Loughborough University
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The effects of a community-led physical activity intervention on physical performance of Bangladeshi women

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posted on 2017-05-10, 08:16 authored by Ishrat Islam

Background: Bangladeshi (BD) women have the lowest rate of participation in the moderate-vigorous physical activity (PA) among ethnic minority communities in the UK. Low level of PA is linked with lower physical performance, higher prevalence of chronic conditions and poorer physical and mental health and well-being. No structured intervention study, grounded on theory and evidence to promote PA, has been conducted that particularly target BD women. The aim of this study is to evaluate the effects of a participant-led PA intervention on physical performance, other bio-psycho-social health risk factors and change in health behaviour.

Method: The intervention was designed and implemented by following the six steps of Intervention Mapping Protocol. Sixty-nine BD women (Age 18-46 years, Mean + SD = 34.24 + 6.5 years) took part in the intervention. Mixed method was adopted for data collection and analysis. Qualitative data were collected by conducting focus group discussion. Quantitative data were collected by conducting questionnaire survey and taking biological measures. Data were collected at baseline (T1), postintervention (T2) and eight months’ after the intervention (T3) to conduct the effect evaluation. Short Physical Performance Battery (SPPB) with its original and several modified versions were used to measure physical performance. Body mass index, waist circumference, waist to height ratio, arm fat index, saliva cortisol and C-reactive protein were the other selected biological risk factors. General Health Questionnaire was used to measure general mental well-being. International Physical Activity Questionnaire (short form) and accelerometers were used to assess the change in health behaviour. The process evaluation was conducted where both qualitative and quantitative data were collected by interviewing the participants and the facility providers mainly at post intervention. Thematic and content analysis were the main methods of interpreting qualitative data. A series of paired t-test and repeated measure ANOVA was used to analysis the change in health risk factors.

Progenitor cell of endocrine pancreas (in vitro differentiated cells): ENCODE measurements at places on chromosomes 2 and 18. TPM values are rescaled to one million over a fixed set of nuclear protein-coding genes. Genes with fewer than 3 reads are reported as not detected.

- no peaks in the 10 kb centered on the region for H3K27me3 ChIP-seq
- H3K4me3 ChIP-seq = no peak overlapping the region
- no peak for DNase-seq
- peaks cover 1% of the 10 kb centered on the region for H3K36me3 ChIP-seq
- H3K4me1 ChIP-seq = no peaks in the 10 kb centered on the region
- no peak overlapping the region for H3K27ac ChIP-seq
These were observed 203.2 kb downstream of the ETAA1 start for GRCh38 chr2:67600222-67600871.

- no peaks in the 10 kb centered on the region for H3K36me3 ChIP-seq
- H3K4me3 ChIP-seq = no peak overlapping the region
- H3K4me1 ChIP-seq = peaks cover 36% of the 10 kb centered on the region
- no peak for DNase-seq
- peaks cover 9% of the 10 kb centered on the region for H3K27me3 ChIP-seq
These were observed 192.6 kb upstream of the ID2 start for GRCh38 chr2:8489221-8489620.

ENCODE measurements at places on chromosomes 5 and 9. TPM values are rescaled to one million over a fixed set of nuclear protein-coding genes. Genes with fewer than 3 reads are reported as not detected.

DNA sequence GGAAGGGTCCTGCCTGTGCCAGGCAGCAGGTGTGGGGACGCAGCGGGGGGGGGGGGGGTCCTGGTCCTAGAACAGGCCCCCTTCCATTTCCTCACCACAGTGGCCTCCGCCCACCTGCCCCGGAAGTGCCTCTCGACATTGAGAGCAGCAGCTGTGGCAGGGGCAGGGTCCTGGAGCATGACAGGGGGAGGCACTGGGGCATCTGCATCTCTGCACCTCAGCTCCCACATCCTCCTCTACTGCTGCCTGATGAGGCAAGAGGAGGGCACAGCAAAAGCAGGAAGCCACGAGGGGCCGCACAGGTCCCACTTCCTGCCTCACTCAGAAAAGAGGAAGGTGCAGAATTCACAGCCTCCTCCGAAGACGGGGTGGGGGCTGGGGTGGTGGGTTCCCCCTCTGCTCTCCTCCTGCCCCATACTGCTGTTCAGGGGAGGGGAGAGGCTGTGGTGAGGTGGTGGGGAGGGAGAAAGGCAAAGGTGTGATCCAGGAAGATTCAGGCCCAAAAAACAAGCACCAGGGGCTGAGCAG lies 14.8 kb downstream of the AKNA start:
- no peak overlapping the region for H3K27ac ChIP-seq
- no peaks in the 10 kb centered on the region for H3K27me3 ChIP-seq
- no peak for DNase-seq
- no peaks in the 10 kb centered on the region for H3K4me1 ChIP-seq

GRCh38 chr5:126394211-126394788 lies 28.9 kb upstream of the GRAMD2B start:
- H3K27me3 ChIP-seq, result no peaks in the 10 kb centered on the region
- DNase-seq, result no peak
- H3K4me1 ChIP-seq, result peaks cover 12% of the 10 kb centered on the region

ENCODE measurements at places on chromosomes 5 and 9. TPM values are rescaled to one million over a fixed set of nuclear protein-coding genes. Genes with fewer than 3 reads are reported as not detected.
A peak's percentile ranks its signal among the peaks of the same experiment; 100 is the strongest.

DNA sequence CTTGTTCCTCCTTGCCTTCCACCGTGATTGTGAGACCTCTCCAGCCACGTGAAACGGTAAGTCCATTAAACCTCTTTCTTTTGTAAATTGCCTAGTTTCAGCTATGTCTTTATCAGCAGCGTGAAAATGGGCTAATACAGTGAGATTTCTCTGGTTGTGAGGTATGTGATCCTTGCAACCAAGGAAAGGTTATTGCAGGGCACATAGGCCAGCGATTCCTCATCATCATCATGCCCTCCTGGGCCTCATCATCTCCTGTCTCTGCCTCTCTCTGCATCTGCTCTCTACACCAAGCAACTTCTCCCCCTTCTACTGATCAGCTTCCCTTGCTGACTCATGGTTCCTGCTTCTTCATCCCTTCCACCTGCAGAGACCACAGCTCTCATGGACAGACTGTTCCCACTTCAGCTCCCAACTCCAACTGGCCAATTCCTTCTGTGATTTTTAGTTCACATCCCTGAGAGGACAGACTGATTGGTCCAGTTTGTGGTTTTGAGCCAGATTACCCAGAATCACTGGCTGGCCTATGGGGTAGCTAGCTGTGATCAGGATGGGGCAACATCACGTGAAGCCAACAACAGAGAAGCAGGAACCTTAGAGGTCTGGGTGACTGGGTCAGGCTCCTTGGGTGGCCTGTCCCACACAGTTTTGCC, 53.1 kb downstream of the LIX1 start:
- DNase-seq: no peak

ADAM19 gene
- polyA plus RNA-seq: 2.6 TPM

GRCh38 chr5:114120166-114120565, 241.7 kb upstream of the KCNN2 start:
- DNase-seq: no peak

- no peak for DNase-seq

Results: The intervention had significant positive effect on improving physical performance. SPPB score was statistically significantly increased from T1 to T2 by 1.38 (95% CI, 0.83 to 1.93), p < .0005, and from T1 to T3 by 1.53 (95% CI, 1.00 to 2.06), p < .0005), but not from T2 to T3 by .16 (95% CI, - .04 to .36), p = .384. All versions of SPPB revealed this trend in change. The intervention had positive effects on BMI, waist circumference, arm circumference for a limited time and the intervention was beneficial for improvement of personal and social wellbeing. The intervention had effect in improving the social perception towards participation in PA. Self-reported change in behaviour related to PA had a significant increase from T2 to T1, but this was not supported by the data obtained from objectively measured PA. The intervention was effectively implemented, and it was adhered to and received positively by the young adults among Bangladeshi women.

Conclusion: BD women were found reachable and successfully engaged in a culturally appropriate PA intervention when the intervention was developed and implemented by using Intervention Mapping Protocol. The intervention had been useful for improving physical performance, other risk factors related to health and wellbeing and health behaviour to PA. The study exemplified future scope for developing interventions to promote PA in other communities with cultural reservations.


Loughborough University



  • Sport, Exercise and Health Sciences


Loughborough University

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© Ishrat Islam

Publication date



A Doctoral Thesis. Submitted in partial fulfilment of the requirements for the award of Doctor of Philosophy of Loughborough University.


  • en


Barry Bogin ; Fehmidah Munir

Qualification name

  • PhD

Qualification level

  • Doctoral

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